Discount Vitamins and Herbs: Why You Should Check the Expiration Dates
Over-the-counter discount vitamins and herbs are used by millions of consumers every year, making it a big business. When you buy, make sure you first check the expiration date. Nearly all supplements carry such a date. After the expiration date, the product should no longer be used. If there’s no expiration date, don’t buy it. Dietary supplements may lose their potency over time, particularly in hot and humid climates. And don’t buy a product if you won’t use it before the expiration date. The Consumer Healthcare Products Association, which represents manufacturers and distributors of dietary supplements, suggests that from time to time you check the expiration dates of all the over-the-counter products in your home, just to be safe.
Don’t Use It After The Expiration Date
Self-medication with over-the-counter vitamin and herbal supplements is a big business. Millions of consumers buy such products every year, sometimes using them as low-cost alternatives to visits to the doctor’s office or more expensive prescription drugs. Nearly all such supplements carry an expiration date, the date beyond which the product should not be used. By law, expiration dating is required to ensure the product appropriate standards of identity, strength, quality and purity. Regulations by the U.S. Food and Drug Administration require the expiration date to be determined by appropriate stability testing. When you’re buying the supplement, make sure you will finish it before its posted expiration date. Most vitamins can keep for at least one year.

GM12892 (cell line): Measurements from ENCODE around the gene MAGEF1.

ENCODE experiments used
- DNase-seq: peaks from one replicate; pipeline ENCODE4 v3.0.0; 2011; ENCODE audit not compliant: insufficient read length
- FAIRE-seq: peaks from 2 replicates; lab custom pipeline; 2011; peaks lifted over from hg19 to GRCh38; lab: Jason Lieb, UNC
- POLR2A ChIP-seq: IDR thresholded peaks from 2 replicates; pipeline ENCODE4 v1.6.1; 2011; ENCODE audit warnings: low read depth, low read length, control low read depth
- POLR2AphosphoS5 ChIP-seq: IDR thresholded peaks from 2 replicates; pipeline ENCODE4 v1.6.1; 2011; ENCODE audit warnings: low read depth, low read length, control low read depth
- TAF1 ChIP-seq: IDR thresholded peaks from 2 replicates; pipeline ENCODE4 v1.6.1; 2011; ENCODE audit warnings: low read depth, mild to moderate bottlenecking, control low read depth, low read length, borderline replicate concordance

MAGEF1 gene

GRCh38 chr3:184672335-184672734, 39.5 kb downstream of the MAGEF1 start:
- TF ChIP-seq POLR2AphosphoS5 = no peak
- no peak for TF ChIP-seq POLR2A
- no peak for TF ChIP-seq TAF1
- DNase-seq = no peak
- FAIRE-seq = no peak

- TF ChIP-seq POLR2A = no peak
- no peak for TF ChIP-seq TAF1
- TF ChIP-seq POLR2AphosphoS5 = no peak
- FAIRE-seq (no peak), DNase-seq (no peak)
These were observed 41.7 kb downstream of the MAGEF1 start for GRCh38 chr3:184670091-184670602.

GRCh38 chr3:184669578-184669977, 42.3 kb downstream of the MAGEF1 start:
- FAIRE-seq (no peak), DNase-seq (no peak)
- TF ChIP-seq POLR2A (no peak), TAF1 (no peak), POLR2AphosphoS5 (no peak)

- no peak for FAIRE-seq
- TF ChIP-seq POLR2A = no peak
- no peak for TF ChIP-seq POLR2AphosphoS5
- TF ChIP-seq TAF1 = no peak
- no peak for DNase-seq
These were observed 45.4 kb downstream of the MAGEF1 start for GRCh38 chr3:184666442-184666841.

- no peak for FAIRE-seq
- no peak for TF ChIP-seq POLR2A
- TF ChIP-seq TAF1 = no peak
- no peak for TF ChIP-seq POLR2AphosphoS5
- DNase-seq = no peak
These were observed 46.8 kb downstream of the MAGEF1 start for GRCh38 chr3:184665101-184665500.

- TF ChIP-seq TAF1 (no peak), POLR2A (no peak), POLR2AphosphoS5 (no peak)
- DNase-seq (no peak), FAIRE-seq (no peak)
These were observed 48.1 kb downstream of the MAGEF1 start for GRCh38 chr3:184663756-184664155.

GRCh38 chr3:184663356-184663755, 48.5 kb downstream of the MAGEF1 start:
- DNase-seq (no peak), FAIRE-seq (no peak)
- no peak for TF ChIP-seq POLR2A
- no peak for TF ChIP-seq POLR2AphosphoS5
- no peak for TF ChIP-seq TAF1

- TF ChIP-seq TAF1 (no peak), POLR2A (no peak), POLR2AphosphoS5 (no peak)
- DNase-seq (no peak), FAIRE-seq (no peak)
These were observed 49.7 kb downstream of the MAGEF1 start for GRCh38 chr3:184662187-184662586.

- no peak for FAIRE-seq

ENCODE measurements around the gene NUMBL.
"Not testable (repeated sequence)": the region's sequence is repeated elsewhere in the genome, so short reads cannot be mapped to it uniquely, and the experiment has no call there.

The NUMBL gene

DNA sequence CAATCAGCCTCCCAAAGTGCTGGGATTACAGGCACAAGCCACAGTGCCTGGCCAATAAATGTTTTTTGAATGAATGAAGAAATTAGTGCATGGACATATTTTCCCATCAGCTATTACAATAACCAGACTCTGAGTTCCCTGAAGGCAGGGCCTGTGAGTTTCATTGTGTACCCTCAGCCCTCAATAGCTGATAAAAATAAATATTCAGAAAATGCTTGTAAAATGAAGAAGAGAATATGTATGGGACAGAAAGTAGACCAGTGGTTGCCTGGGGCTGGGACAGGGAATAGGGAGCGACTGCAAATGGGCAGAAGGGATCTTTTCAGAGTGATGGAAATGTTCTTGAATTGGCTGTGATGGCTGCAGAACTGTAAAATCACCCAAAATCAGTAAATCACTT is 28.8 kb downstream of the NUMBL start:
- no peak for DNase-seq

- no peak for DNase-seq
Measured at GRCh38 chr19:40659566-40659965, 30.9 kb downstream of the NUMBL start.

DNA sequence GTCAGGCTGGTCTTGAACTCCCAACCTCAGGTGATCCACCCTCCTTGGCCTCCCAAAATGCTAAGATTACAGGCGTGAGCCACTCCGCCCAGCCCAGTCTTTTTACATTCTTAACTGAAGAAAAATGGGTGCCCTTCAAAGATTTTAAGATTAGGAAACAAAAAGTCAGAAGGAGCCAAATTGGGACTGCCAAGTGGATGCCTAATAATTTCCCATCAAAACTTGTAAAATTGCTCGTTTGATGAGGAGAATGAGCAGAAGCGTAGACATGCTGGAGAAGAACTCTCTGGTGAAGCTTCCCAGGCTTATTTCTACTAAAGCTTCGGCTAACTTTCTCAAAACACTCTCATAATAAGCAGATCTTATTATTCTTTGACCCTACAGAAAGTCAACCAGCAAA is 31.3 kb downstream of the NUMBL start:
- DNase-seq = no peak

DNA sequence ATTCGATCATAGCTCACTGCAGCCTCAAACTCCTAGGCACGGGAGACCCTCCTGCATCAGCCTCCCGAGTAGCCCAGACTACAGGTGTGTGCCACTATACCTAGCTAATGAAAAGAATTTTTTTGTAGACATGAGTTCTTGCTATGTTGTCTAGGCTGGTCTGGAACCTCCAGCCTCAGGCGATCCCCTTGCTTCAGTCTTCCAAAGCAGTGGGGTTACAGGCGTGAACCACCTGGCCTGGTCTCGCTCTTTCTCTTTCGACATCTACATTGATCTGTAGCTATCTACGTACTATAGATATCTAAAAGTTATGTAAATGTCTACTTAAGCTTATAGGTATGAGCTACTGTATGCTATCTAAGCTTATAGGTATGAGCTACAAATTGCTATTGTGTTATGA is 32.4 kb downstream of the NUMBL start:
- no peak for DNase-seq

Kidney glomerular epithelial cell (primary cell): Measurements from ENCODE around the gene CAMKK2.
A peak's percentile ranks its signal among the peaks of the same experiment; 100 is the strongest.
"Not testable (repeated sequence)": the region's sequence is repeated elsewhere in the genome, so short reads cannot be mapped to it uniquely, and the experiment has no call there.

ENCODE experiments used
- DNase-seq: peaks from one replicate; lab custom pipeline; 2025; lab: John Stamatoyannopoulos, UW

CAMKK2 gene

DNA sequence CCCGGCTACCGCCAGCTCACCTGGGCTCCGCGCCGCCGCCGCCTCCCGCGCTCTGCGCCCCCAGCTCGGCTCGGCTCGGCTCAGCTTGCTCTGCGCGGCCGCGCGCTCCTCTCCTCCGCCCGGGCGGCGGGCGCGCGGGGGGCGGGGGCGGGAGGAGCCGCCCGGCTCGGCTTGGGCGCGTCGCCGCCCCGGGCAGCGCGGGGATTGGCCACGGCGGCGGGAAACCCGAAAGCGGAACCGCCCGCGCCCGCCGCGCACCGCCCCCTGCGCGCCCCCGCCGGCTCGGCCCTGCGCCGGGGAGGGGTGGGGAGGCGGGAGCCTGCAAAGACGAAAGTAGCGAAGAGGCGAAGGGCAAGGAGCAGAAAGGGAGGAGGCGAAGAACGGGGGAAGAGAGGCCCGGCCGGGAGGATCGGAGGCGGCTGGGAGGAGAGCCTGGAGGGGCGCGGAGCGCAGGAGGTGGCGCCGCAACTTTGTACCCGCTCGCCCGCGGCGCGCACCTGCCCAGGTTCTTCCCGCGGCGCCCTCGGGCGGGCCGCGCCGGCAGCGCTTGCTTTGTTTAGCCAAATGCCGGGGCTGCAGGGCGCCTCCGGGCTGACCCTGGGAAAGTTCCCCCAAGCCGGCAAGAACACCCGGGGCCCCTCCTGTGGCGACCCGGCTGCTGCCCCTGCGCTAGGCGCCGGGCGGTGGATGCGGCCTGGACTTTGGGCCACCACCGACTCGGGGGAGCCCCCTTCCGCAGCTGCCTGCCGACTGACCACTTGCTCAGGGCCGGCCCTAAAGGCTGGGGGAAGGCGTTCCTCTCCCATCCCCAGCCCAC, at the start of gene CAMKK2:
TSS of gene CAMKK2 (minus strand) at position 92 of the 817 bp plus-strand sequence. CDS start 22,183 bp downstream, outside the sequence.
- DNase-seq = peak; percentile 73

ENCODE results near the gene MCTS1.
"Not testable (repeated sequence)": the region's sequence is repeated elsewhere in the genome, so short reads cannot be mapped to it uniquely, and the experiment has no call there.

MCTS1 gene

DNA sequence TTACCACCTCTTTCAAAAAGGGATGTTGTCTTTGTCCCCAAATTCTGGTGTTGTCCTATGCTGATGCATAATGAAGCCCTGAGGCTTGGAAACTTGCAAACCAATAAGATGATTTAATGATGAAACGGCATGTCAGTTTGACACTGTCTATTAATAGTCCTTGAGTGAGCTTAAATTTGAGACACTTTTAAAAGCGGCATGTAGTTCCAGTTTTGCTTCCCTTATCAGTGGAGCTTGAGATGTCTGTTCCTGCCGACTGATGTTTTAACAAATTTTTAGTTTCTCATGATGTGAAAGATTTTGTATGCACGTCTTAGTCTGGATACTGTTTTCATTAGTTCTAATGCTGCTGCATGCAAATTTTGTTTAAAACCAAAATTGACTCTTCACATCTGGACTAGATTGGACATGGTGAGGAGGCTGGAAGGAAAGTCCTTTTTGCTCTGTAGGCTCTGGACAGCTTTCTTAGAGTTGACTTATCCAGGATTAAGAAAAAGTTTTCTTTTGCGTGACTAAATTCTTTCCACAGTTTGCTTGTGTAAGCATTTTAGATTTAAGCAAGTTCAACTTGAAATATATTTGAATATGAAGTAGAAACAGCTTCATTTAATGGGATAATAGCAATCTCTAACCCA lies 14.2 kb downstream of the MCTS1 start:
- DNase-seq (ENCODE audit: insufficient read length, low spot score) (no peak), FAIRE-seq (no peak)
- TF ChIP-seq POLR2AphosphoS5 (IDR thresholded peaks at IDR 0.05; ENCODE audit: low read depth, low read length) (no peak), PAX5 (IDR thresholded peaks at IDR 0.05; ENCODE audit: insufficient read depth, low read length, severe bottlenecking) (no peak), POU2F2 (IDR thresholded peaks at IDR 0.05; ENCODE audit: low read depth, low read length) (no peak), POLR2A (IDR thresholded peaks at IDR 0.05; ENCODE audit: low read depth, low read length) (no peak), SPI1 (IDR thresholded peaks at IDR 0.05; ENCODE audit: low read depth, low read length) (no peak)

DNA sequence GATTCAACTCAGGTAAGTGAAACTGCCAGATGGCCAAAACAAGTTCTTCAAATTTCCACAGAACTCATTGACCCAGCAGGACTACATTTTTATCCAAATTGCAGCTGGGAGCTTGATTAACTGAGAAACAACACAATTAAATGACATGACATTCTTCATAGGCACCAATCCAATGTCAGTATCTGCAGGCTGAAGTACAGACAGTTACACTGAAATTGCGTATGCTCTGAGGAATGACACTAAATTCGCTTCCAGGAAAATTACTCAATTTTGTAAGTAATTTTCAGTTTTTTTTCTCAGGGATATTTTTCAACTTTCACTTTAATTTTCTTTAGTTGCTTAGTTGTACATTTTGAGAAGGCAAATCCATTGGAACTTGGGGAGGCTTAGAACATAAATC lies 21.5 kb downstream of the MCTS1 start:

Potency Can Be Lost Over Time
Be sure to store your dietary supplements properly. Dietary supplements can lose their potency over time, particularly in hot and humid climates. It’s important to store them in a cool, dry place. If the supplement doesn't have an expiration date on it, don't buy it. Once your supplements reach their expiration date, toss them out. If you are taking herbs along with certain medications, your doctor may have adjusted the drug dosage to reflect that. But if the herb is no longer potent, then the drug dosage may be off. For example, ginger and Ginkgo biloba may decrease platelet clumping, increasing the risk of bleeding, enhancing the effect of anti-clotting medicine such as Coumadin.
Routinely Check Expiration Dates at Home
Most over-the-counter products have a long shelf life and move through an efficient distribution chain to the consumer in a short period of time, well before their expiration dates. Even so, the Consumer Healthcare Products Association, which represents manufacturers and distributors of dietary supplements, suggests that from time to time you review all the over-the-counter products in your home and throw away any product whose expiration date has passed. This helps make sure that the product is as effective the day it left the factory.